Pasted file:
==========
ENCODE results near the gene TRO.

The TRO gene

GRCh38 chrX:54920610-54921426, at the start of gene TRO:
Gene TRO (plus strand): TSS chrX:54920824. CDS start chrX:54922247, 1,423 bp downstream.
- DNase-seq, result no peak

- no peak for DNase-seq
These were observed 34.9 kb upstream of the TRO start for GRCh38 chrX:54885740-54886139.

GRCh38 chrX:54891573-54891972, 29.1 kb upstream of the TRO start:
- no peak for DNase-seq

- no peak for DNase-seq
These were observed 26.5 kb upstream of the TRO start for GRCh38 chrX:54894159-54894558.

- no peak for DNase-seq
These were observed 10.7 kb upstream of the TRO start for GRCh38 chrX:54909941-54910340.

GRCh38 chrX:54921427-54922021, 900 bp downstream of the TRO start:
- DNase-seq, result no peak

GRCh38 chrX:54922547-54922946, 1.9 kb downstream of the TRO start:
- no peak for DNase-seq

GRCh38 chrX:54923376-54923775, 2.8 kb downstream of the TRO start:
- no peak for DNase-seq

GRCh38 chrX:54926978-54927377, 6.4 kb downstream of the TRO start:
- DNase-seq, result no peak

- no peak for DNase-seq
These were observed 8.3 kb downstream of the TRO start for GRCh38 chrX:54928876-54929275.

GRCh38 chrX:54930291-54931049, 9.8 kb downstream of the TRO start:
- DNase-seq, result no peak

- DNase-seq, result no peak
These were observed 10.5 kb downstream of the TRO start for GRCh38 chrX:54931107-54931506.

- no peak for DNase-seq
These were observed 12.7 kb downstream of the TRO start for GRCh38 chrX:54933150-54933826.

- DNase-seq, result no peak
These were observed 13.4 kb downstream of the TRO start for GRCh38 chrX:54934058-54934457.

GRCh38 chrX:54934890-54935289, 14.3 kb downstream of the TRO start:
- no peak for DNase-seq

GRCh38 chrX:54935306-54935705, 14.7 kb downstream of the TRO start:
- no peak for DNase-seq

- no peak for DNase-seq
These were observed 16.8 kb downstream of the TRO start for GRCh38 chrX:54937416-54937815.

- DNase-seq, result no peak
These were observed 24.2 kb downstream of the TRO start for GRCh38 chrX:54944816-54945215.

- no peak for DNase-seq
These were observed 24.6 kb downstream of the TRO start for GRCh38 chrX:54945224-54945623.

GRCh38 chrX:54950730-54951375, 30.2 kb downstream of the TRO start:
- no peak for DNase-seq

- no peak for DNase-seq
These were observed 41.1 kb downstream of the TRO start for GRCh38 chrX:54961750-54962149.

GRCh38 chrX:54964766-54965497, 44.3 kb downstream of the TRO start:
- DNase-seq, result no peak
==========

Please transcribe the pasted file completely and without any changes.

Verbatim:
ENCODE results near the gene TRO.

The TRO gene

GRCh38 chrX:54920610-54921426, at the start of gene TRO:
Gene TRO (plus strand): TSS chrX:54920824. CDS start chrX:54922247, 1,423 bp downstream.
- DNase-seq, result no peak

- no peak for DNase-seq
These were observed 34.9 kb upstream of the TRO start for GRCh38 chrX:54885740-54886139.

GRCh38 chrX:54891573-54891972, 29.1 kb upstream of the TRO start:
- no peak for DNase-seq

- no peak for DNase-seq
These were observed 26.5 kb upstream of the TRO start for GRCh38 chrX:54894159-54894558.

- no peak for DNase-seq
These were observed 10.7 kb upstream of the TRO start for GRCh38 chrX:54909941-54910340.

GRCh38 chrX:54921427-54922021, 900 bp downstream of the TRO start:
- DNase-seq, result no peak

GRCh38 chrX:54922547-54922946, 1.9 kb downstream of the TRO start:
- no peak for DNase-seq

GRCh38 chrX:54923376-54923775, 2.8 kb downstream of the TRO start:
- no peak for DNase-seq

GRCh38 chrX:54926978-54927377, 6.4 kb downstream of the TRO start:
- DNase-seq, result no peak

- no peak for DNase-seq
These were observed 8.3 kb downstream of the TRO start for GRCh38 chrX:54928876-54929275.

GRCh38 chrX:54930291-54931049, 9.8 kb downstream of the TRO start:
- DNase-seq, result no peak

- DNase-seq, result no peak
These were observed 10.5 kb downstream of the TRO start for GRCh38 chrX:54931107-54931506.

- no peak for DNase-seq
These were observed 12.7 kb downstream of the TRO start for GRCh38 chrX:54933150-54933826.

- DNase-seq, result no peak
These were observed 13.4 kb downstream of the TRO start for GRCh38 chrX:54934058-54934457.

GRCh38 chrX:54934890-54935289, 14.3 kb downstream of the TRO start:
- no peak for DNase-seq

GRCh38 chrX:54935306-54935705, 14.7 kb downstream of the TRO start:
- no peak for DNase-seq

- no peak for DNase-seq
These were observed 16.8 kb downstream of the TRO start for GRCh38 chrX:54937416-54937815.

- DNase-seq, result no peak
These were observed 24.2 kb downstream of the TRO start for GRCh38 chrX:54944816-54945215.

- no peak for DNase-seq
These were observed 24.6 kb downstream of the TRO start for GRCh38 chrX:54945224-54945623.

GRCh38 chrX:54950730-54951375, 30.2 kb downstream of the TRO start:
- no peak for DNase-seq

- no peak for DNase-seq
These were observed 41.1 kb downstream of the TRO start for GRCh38 chrX:54961750-54962149.

GRCh38 chrX:54964766-54965497, 44.3 kb downstream of the TRO start:
- DNase-seq, result no peak